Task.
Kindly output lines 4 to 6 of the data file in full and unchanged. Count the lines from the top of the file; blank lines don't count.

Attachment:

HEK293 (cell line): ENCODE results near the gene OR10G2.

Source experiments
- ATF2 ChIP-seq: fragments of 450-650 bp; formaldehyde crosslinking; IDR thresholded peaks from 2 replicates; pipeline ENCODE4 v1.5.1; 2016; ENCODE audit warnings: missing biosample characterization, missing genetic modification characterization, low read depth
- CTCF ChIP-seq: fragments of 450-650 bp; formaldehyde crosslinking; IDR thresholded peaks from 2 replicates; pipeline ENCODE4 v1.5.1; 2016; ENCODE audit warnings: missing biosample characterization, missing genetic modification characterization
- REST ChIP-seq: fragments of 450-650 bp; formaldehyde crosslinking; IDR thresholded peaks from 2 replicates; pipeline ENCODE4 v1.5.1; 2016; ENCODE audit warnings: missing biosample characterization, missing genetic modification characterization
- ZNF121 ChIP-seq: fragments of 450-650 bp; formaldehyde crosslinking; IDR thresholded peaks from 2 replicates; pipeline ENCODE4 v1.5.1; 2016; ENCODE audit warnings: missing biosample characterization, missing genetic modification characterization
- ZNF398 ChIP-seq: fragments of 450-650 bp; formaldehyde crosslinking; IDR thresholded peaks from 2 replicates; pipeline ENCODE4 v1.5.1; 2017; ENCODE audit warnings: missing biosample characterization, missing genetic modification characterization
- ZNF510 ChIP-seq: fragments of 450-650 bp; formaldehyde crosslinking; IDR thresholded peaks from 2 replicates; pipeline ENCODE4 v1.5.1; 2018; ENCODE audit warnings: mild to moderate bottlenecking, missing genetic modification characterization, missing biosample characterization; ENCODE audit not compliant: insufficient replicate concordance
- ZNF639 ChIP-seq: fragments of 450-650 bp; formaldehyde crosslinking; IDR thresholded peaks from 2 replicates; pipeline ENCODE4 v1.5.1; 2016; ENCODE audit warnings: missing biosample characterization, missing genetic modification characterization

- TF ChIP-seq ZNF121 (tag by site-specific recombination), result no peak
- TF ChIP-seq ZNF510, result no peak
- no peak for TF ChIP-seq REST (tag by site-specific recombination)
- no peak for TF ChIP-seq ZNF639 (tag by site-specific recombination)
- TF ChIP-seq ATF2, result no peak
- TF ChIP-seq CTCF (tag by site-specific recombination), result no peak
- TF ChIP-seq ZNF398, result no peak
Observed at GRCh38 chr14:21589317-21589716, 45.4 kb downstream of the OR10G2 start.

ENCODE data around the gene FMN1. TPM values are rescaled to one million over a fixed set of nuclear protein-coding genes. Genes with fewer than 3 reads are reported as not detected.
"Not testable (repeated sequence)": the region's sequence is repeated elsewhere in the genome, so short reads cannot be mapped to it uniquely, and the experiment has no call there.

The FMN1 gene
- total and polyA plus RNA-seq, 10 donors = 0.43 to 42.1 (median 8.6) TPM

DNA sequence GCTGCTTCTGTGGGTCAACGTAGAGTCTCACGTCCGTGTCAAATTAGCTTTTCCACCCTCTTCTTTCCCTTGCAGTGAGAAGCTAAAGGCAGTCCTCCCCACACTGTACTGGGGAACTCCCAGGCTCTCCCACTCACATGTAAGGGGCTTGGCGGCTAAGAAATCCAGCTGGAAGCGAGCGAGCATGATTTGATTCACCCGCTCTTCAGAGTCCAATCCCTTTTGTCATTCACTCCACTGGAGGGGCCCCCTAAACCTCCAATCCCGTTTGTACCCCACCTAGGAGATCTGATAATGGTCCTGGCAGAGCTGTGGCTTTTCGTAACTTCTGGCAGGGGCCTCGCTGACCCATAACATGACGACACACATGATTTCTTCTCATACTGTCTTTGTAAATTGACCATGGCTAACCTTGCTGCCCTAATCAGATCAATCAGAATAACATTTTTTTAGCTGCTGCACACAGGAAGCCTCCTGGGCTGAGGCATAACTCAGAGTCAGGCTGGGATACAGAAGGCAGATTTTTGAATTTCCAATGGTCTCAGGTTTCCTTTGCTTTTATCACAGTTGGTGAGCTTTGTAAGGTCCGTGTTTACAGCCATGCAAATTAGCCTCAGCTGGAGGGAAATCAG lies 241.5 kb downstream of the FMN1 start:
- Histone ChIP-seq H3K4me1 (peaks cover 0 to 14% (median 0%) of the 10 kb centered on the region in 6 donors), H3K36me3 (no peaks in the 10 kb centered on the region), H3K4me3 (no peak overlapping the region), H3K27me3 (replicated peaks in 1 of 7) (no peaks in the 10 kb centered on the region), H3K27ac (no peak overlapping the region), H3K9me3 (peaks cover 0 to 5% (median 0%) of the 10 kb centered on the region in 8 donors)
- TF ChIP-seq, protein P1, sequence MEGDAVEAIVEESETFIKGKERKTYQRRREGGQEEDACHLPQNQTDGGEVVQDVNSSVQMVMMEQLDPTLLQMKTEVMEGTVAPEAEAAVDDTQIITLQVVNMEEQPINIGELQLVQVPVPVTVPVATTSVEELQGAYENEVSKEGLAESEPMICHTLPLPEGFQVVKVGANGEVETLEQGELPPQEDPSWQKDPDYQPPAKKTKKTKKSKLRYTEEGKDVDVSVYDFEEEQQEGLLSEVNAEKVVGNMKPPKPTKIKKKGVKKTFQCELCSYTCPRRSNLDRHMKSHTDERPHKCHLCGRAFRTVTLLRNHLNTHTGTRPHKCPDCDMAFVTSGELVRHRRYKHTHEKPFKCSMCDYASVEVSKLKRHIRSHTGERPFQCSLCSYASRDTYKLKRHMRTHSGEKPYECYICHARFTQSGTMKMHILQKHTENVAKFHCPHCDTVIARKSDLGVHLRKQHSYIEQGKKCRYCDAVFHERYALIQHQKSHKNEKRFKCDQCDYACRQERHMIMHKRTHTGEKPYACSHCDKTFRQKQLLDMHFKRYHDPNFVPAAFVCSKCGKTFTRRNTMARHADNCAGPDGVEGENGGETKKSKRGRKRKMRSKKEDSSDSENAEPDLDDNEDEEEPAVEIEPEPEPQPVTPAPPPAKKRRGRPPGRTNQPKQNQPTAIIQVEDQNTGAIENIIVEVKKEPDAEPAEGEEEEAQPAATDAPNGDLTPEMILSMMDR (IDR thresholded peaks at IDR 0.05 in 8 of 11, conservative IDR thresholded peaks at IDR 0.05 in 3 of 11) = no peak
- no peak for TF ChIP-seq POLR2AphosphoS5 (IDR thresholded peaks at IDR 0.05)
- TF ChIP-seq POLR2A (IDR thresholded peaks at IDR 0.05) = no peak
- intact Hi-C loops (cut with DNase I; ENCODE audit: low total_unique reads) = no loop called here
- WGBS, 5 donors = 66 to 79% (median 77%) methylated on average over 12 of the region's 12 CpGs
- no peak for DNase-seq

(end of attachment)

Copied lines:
- CTCF ChIP-seq: fragments of 450-650 bp; formaldehyde crosslinking; IDR thresholded peaks from 2 replicates; pipeline ENCODE4 v1.5.1; 2016; ENCODE audit warnings: missing biosample characterization, missing genetic modification characterization
- REST ChIP-seq: fragments of 450-650 bp; formaldehyde crosslinking; IDR thresholded peaks from 2 replicates; pipeline ENCODE4 v1.5.1; 2016; ENCODE audit warnings: missing biosample characterization, missing genetic modification characterization
- ZNF121 ChIP-seq: fragments of 450-650 bp; formaldehyde crosslinking; IDR thresholded peaks from 2 replicates; pipeline ENCODE4 v1.5.1; 2016; ENCODE audit warnings: missing biosample characterization, missing genetic modification characterization